Apple Watch Data Help Predict, Identify COVID-19

Data collected on the Apple Watch may help identify COVID-19.

Heart rate variability metrics collected from an Apple Watch can predict the diagnosis of coronavirus disease 2019 (COVID-19) and identify COVID-19-related symptoms.

The preliminary results, completed on a group of healthcare workers, identified a novel, easily measured physiological metric that could aid in the tracking and identification of COVID-19 infections.

Robert Hirten, M.D., and investigators of the study followed healthcare workers in the Mount Sinai Health System as they used the wearable and a custom Warrior Watch Study app to see if the data collected would help identify and predict the disease and related symptoms.

The primary goal of the study was to determine whether changes in heart rate variability could differentiate participants who were infected and not infected with COVID-19. Another study goal was to observe if changes in heart rate variability could predict the development of COVID-19 infection prior to diagnosis by a PCR test.

Participants in the study were at least 18 years old, were current employees in the Mount Sinai Health System, had an iPhone Series 6 or higher, and had or were willing to wear an Apple Watch Series 4 or higher. The investigators collected daily symptoms including fever and chills, feeling tired or weak, body aches, dry cough, sneezing, runny nose, diarrhea, sore throat, headache, shortness of breath, loss of smell or taste, itchy eyes, none, or other.

All participants downloaded the Warrior Watch app to complete eligibility questionnaires and sign a consent form. The app included daily survey questions which captured COVID-19-related symptoms, symptom severity, COVID-19 nasal swab PCR test results, serum antibody test results, and daily patient care-related exposure. The Apple Watch was worn for a minimum of eight hours per day.

The wearable was connected through Bluetooth to the participant’s iPhone. The watch had an enhance photoplethysmogram optical heart sensor that combined a green light-emitting diode paired with a light-sensitive photodiode generating time series peaks that correlated with the magnitude of change in the green light generated from each heartbeat. Heart rate variability was calculated from the time difference between heartbeats, classified as the interbeat interval. The Apple Watch and the Apple Health app automatically calculated heart rate variability using the standard deviation of the interbeat interval or normal sinus beats.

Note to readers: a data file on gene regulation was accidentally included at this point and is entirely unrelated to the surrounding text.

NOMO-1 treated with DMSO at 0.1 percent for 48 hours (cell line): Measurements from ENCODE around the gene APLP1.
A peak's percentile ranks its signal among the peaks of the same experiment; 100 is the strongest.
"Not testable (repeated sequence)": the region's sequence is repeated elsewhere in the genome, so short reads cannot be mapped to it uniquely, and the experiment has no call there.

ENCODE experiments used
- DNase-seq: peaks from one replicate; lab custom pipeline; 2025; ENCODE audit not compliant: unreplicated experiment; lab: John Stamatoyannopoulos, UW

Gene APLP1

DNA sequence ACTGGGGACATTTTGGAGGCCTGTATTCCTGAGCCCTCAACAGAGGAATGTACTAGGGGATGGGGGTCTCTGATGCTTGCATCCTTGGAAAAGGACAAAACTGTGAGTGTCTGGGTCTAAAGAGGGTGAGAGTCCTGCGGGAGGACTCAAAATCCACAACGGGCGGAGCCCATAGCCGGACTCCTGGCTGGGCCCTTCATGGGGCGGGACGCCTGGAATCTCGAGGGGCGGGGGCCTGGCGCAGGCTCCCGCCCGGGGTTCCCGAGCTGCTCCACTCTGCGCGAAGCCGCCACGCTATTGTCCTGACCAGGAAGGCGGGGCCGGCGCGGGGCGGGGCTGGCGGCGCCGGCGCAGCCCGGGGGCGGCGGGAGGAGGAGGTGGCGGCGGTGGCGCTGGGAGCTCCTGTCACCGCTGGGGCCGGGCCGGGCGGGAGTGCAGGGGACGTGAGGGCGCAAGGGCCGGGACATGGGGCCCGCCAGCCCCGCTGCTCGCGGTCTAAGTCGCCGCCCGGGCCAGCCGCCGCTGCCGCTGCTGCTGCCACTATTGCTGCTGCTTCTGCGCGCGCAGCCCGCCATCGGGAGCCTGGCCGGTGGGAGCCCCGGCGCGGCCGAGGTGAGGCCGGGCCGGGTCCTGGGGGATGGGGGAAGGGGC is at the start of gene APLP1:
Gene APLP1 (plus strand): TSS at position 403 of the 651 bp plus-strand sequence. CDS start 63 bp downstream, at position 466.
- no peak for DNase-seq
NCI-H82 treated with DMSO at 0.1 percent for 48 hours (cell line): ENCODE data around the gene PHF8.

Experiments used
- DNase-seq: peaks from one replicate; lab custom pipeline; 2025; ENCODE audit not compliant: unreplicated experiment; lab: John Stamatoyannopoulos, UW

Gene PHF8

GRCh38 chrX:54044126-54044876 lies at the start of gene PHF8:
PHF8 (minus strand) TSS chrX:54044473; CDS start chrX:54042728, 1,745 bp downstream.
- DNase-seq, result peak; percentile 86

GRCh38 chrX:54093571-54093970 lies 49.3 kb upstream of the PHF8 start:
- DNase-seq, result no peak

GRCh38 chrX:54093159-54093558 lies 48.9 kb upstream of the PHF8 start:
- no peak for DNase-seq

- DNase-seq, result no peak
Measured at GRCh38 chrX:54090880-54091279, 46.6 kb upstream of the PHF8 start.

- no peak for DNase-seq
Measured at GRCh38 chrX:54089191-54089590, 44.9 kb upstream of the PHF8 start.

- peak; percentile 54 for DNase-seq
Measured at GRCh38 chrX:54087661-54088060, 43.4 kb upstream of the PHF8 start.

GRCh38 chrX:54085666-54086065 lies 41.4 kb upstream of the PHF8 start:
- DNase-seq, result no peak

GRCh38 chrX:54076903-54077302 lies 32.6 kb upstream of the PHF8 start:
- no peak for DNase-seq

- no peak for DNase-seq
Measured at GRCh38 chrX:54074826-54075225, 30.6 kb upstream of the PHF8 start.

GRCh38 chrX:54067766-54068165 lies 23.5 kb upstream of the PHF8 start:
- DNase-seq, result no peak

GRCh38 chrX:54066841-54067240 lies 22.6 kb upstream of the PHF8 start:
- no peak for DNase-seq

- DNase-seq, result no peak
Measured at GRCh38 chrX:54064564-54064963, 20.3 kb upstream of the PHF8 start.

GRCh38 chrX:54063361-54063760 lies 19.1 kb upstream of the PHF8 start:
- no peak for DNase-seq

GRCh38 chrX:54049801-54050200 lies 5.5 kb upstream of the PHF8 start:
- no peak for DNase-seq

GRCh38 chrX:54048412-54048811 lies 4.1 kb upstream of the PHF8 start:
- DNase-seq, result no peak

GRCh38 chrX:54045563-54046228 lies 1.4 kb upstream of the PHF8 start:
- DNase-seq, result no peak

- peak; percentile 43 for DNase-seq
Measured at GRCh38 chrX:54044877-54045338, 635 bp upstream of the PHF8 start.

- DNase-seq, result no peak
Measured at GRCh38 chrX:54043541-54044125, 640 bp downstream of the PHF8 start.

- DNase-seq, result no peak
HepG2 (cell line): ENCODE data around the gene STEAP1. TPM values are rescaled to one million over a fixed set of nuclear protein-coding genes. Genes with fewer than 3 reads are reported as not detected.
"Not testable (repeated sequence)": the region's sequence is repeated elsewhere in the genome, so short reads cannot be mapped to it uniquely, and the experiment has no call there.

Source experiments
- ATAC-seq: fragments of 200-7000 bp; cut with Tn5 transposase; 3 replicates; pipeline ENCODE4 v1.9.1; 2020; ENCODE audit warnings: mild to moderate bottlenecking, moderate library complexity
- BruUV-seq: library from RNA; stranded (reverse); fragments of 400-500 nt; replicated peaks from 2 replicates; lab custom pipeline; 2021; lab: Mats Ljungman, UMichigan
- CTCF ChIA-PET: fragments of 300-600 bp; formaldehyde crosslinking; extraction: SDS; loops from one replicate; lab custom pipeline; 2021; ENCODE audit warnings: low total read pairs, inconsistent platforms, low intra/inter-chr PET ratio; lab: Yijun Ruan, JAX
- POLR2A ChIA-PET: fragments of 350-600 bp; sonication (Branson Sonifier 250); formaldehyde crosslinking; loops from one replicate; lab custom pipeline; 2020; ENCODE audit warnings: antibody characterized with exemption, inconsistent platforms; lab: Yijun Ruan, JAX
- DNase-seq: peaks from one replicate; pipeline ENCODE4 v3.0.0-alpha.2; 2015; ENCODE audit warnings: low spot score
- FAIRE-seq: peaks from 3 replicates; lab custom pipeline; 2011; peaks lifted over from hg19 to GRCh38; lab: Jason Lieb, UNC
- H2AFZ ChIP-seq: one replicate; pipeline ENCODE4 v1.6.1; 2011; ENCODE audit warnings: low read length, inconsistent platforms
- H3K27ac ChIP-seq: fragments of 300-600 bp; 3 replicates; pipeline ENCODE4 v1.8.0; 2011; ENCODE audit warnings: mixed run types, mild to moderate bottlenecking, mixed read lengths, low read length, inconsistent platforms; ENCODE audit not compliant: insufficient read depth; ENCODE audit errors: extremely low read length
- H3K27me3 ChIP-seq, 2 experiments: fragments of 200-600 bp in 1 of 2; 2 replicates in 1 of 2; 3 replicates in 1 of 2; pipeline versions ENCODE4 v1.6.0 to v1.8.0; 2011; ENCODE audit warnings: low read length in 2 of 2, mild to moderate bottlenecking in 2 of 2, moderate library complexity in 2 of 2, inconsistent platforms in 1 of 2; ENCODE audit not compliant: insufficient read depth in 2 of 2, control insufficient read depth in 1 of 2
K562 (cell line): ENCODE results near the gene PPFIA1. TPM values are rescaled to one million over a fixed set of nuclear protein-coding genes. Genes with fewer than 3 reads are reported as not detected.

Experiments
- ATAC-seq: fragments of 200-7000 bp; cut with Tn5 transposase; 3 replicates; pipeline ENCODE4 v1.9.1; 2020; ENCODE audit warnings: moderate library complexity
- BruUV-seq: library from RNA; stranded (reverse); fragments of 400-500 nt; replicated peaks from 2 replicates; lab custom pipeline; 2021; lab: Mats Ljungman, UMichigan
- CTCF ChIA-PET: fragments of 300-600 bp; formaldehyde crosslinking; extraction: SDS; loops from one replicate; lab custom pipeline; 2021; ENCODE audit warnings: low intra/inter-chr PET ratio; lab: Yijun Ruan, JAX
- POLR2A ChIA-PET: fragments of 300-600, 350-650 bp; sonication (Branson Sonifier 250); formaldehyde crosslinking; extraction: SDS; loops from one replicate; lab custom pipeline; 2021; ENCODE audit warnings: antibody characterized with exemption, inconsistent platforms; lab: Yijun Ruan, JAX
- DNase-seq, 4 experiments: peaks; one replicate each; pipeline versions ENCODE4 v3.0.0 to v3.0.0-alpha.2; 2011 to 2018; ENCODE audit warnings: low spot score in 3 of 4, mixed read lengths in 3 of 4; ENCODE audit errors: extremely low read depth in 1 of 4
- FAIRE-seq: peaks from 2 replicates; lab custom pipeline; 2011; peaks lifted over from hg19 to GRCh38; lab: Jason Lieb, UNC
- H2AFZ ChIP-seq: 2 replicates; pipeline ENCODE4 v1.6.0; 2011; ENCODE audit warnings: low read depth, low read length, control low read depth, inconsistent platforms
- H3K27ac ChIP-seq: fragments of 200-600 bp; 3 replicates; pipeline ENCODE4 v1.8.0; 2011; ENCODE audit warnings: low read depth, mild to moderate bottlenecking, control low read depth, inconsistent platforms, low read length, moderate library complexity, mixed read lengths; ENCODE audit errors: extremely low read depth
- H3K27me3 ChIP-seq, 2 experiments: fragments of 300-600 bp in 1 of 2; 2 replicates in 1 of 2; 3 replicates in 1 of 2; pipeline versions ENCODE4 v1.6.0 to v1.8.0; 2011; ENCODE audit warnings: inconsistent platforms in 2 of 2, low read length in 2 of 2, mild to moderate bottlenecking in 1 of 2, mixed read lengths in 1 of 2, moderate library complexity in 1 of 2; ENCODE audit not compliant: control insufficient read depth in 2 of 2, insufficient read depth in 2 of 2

The data collected through the watch were characterized by a circadian pattern, a sparse sampling over a 24-hour period, and nonuniform timing across days and participants.

Overall, the team enrolled 297 participants between April 29 and Sept. 29, 2020. The median age was 36 years old and a majority (69.4%) were women. Of those who participated, 6.7% reported having a positive PCR test prior to enrollment and 9.4% had a positive blood antibody test prior to the study. There was a median follow-up of 42 days and a median of 28 heart rate variability samples were obtained for each participant.

The mean amplitude of the circadian pattern of the standard deviation of the interbeat interval of normal sinus beats differed between participants with and without COVID-19 (P=.006). The amplitude of the pattern differed between participants during the seven days before and the seven days after a COVID-19 diagnosis compared to the same metric during uninfected time periods (P=.01). There were significant changes in the mean amplitude of the pattern of the standard deviation of the interbeat interval of normal sinus beats between the first day of reporting relating symptoms compared to all other symptom-free days (P=.01).

The study, “Use of Physiological Data From a Wearable Device to Identify SARS-CoV-2 Infection and Symptoms and Predict COVID-19 Diagnosis: Observational Study,” was published online in the Journal of Internet Medical Research.